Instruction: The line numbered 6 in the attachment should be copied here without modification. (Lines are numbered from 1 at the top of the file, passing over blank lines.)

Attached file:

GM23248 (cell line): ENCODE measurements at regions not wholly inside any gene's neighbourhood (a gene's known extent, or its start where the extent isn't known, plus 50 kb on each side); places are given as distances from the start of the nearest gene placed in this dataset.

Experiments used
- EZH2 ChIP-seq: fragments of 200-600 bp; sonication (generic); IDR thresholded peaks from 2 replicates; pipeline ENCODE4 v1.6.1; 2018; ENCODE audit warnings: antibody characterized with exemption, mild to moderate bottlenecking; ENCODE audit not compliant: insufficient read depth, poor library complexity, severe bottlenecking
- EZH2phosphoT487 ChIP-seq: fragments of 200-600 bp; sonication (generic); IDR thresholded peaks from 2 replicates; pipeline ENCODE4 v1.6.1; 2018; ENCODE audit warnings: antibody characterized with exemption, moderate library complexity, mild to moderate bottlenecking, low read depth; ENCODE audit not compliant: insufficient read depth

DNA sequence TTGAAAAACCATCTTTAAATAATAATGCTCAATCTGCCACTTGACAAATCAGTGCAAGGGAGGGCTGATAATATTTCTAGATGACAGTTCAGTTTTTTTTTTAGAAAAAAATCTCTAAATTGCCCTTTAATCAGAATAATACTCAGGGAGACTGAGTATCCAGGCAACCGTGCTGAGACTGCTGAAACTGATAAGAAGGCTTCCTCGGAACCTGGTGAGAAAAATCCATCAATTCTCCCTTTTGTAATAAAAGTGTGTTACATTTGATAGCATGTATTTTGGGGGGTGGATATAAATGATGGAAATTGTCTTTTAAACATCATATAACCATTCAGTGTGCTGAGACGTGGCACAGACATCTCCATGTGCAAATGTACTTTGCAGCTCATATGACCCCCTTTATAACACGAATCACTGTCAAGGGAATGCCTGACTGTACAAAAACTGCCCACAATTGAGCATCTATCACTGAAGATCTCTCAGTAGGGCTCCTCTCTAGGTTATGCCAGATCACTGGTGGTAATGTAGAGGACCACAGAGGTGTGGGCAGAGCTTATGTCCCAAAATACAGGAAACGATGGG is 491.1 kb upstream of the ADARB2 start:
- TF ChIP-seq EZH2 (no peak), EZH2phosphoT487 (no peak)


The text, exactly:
- TF ChIP-seq EZH2 (no peak), EZH2phosphoT487 (no peak)